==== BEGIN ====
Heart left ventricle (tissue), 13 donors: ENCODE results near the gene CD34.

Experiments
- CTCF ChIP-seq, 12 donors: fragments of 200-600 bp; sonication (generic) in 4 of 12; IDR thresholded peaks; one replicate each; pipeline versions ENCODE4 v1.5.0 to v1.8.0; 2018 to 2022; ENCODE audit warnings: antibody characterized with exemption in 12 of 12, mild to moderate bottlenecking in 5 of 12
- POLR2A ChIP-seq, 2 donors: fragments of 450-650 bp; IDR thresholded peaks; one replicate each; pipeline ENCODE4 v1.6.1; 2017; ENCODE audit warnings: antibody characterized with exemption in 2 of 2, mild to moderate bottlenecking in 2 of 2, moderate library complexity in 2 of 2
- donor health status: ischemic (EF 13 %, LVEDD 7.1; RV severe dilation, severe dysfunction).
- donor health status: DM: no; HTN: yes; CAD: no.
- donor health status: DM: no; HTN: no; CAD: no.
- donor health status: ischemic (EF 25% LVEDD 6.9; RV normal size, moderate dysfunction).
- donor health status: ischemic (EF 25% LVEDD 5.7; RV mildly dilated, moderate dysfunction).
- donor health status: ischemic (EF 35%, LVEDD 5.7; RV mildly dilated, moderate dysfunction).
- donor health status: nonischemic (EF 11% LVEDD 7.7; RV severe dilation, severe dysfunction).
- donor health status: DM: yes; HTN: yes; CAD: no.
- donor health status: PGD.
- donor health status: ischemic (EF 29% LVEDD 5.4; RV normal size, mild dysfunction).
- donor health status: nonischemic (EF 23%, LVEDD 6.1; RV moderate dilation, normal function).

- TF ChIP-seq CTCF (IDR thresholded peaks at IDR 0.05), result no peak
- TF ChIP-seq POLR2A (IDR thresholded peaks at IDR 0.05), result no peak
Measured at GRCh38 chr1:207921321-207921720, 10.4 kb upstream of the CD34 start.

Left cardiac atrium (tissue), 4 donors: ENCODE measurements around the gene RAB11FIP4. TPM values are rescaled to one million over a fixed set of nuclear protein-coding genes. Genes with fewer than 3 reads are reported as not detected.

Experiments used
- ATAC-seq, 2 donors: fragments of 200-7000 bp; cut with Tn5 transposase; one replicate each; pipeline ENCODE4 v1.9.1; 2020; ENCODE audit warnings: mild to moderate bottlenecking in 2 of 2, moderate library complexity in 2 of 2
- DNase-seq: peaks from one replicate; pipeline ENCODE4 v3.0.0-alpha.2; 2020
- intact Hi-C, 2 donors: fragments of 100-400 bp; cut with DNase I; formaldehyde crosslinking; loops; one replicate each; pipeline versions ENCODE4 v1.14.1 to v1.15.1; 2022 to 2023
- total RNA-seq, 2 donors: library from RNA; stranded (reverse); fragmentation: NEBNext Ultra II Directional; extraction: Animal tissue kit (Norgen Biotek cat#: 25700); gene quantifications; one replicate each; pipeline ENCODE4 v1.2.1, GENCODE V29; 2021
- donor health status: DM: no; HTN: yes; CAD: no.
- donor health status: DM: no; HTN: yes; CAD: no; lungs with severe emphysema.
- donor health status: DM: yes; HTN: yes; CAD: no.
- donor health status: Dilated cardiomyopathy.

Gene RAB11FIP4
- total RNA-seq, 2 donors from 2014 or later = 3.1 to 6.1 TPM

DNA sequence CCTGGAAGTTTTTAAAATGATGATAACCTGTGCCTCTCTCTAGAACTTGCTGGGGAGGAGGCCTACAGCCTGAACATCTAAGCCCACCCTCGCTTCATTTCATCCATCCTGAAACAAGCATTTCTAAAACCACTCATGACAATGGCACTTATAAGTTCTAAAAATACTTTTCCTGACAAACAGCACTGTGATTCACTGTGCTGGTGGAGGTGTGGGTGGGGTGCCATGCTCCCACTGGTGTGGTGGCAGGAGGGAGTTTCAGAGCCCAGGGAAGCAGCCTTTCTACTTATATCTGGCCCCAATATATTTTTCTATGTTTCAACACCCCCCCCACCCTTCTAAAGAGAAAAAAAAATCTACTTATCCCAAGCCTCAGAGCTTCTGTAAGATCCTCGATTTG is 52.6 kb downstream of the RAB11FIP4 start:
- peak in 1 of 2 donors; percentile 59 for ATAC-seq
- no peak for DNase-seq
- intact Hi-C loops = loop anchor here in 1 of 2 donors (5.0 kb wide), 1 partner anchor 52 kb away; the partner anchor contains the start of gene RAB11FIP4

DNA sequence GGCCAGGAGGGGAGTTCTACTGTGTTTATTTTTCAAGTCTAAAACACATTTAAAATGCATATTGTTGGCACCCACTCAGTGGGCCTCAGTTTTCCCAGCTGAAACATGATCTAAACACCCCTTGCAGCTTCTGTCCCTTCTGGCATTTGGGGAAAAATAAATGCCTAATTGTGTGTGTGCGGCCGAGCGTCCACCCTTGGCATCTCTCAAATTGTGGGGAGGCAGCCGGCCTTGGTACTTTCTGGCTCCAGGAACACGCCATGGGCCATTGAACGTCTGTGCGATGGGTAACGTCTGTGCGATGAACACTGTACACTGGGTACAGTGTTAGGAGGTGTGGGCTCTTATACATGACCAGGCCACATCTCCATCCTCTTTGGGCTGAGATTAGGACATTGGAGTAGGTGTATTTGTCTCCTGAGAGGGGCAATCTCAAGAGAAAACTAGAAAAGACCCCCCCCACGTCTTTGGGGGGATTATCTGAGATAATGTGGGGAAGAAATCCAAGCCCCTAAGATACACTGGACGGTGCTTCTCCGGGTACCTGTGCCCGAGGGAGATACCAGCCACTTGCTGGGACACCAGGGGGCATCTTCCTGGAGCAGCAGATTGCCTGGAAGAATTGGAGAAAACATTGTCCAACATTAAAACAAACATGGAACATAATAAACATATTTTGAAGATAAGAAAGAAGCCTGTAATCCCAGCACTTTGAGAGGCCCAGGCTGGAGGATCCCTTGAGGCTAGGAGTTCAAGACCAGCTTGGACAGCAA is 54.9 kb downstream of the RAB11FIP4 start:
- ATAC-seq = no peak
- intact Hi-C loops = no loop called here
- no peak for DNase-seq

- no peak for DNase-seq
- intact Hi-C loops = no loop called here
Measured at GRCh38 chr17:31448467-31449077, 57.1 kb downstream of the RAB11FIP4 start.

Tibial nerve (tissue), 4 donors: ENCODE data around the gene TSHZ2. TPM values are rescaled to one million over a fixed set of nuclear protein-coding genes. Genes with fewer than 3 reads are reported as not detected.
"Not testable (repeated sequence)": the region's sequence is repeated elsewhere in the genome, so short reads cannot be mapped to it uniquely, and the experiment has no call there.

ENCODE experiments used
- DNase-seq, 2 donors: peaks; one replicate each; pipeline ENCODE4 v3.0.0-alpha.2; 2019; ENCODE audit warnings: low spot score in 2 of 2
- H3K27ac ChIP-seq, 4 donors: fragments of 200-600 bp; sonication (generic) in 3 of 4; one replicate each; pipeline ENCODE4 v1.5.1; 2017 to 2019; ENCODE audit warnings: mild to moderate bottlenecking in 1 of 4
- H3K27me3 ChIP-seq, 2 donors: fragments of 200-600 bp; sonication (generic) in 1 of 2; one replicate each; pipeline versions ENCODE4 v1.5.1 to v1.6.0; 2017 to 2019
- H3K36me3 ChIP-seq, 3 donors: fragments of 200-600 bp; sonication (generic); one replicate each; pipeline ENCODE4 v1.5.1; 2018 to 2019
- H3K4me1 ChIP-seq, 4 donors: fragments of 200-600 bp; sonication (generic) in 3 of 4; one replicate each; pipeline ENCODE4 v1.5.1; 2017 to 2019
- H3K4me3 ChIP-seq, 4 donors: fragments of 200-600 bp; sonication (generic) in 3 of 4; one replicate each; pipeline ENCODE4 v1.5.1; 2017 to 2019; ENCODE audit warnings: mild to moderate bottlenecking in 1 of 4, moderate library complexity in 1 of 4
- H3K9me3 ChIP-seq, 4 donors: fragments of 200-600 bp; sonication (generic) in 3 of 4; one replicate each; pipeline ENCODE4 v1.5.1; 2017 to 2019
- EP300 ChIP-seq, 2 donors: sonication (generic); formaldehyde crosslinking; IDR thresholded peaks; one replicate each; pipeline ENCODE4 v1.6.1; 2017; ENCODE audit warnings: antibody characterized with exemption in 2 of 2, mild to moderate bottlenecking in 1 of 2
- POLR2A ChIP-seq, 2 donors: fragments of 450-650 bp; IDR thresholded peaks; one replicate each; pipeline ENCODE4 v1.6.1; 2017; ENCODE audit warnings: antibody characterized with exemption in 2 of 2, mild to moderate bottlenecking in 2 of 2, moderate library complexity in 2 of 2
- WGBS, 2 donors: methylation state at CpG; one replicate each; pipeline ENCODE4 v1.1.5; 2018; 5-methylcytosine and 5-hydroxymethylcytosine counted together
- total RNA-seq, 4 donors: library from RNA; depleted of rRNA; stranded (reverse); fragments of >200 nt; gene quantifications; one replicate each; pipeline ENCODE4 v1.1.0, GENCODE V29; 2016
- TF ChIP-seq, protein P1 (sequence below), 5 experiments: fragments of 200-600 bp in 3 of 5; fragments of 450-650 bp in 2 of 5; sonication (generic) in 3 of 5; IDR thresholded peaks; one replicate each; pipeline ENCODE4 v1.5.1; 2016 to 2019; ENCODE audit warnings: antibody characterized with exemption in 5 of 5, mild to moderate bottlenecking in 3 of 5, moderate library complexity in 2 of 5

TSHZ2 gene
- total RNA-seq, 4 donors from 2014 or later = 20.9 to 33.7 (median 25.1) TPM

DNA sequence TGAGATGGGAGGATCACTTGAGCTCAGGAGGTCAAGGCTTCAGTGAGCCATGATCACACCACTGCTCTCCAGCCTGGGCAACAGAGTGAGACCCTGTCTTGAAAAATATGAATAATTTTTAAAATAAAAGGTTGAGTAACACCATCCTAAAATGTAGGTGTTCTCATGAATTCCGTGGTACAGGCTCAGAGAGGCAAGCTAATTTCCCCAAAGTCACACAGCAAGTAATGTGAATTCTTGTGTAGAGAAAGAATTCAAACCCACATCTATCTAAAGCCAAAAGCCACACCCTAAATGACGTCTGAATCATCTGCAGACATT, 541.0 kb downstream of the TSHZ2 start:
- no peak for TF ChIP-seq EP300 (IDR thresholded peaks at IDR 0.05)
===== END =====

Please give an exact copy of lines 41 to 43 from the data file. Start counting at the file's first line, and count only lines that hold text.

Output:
Measured at GRCh38 chr17:31448467-31449077, 57.1 kb downstream of the RAB11FIP4 start.

Tibial nerve (tissue), 4 donors: ENCODE data around the gene TSHZ2. TPM values are rescaled to one million over a fixed set of nuclear protein-coding genes. Genes with fewer than 3 reads are reported as not detected.
"Not testable (repeated sequence)": the region's sequence is repeated elsewhere in the genome, so short reads cannot be mapped to it uniquely, and the experiment has no call there.